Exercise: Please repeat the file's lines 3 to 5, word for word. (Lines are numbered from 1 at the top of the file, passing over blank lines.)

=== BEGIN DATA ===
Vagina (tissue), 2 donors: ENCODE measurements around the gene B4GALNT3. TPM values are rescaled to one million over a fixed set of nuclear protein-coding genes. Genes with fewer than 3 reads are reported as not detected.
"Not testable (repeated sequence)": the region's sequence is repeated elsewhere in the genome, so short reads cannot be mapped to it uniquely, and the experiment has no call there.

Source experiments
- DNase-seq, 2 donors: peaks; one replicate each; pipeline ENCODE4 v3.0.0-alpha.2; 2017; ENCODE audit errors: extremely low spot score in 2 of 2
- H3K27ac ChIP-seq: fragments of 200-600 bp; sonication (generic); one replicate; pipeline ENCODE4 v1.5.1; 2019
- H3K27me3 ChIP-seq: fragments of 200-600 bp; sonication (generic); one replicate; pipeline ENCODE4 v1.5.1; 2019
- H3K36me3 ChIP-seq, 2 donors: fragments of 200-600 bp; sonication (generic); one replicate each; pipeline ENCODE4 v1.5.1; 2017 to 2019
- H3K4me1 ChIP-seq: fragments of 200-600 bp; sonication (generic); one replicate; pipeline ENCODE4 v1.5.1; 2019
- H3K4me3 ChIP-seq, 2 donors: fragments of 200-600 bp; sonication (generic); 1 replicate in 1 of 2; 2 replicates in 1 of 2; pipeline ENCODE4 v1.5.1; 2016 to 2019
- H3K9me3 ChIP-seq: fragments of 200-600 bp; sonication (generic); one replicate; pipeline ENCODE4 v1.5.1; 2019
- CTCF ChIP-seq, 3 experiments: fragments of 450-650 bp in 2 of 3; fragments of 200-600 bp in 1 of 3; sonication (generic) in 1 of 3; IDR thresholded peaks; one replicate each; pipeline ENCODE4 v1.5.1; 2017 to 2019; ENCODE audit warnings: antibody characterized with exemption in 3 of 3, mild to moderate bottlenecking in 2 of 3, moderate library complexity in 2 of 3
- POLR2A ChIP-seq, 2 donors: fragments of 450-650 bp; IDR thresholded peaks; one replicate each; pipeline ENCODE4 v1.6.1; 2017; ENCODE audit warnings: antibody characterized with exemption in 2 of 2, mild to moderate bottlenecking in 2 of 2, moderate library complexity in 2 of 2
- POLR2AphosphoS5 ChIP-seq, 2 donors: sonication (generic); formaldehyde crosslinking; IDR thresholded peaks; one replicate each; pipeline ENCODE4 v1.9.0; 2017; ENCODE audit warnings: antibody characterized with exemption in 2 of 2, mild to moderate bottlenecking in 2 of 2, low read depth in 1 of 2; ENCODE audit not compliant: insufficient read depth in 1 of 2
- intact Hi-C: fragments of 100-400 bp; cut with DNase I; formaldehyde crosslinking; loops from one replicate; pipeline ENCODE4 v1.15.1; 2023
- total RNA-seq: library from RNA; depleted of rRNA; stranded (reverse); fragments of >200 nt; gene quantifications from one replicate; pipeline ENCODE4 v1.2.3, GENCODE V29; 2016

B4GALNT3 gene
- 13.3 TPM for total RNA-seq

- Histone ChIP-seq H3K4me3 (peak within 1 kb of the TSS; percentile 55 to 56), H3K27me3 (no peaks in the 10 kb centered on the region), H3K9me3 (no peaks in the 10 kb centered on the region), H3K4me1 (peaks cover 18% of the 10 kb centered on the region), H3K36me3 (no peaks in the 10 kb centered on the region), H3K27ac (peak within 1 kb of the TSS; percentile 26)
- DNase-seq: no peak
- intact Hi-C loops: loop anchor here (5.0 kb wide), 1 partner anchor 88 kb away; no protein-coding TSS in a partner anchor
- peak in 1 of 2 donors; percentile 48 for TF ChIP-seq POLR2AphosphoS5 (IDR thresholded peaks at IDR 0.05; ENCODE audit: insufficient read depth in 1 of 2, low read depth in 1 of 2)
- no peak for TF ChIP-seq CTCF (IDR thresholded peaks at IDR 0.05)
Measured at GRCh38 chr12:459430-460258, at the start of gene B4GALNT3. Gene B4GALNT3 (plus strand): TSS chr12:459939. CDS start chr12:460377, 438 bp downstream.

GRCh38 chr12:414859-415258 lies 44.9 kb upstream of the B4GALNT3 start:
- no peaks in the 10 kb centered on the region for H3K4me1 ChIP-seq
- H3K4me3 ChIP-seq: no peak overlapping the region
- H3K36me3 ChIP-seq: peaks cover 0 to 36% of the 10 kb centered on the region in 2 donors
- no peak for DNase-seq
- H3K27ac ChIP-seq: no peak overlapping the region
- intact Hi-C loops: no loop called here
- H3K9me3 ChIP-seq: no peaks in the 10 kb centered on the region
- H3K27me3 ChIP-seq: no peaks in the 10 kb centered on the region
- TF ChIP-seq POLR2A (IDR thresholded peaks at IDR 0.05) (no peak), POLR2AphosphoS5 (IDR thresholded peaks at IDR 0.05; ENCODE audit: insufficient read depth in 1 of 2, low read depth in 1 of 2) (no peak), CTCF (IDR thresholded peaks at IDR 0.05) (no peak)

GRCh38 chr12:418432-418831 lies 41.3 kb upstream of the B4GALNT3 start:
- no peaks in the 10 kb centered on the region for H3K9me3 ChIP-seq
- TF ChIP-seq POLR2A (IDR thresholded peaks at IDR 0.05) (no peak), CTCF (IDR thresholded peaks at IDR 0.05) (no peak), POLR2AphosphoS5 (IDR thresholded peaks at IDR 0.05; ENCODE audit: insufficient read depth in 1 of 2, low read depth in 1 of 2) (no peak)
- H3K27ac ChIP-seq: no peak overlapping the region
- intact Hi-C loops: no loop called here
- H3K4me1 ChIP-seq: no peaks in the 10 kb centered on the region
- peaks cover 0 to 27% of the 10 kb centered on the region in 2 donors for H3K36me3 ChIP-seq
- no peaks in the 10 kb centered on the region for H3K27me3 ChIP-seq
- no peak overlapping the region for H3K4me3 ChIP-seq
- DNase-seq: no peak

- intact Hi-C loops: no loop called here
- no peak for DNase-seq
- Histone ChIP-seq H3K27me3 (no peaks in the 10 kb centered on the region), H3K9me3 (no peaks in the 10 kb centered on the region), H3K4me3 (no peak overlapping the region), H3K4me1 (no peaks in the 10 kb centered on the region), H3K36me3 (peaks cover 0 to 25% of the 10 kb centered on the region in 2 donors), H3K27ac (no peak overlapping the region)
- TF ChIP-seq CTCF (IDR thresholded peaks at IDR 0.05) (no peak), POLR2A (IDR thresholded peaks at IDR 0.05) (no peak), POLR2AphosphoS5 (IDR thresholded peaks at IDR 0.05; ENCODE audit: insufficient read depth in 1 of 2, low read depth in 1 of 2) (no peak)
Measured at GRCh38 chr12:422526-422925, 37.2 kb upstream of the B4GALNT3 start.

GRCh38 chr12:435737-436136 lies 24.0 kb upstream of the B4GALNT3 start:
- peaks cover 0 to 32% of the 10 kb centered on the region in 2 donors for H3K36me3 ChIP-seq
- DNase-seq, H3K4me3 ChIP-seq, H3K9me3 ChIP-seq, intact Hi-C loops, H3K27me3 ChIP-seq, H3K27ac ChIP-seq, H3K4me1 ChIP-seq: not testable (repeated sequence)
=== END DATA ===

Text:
Source experiments
- DNase-seq, 2 donors: peaks; one replicate each; pipeline ENCODE4 v3.0.0-alpha.2; 2017; ENCODE audit errors: extremely low spot score in 2 of 2
- H3K27ac ChIP-seq: fragments of 200-600 bp; sonication (generic); one replicate; pipeline ENCODE4 v1.5.1; 2019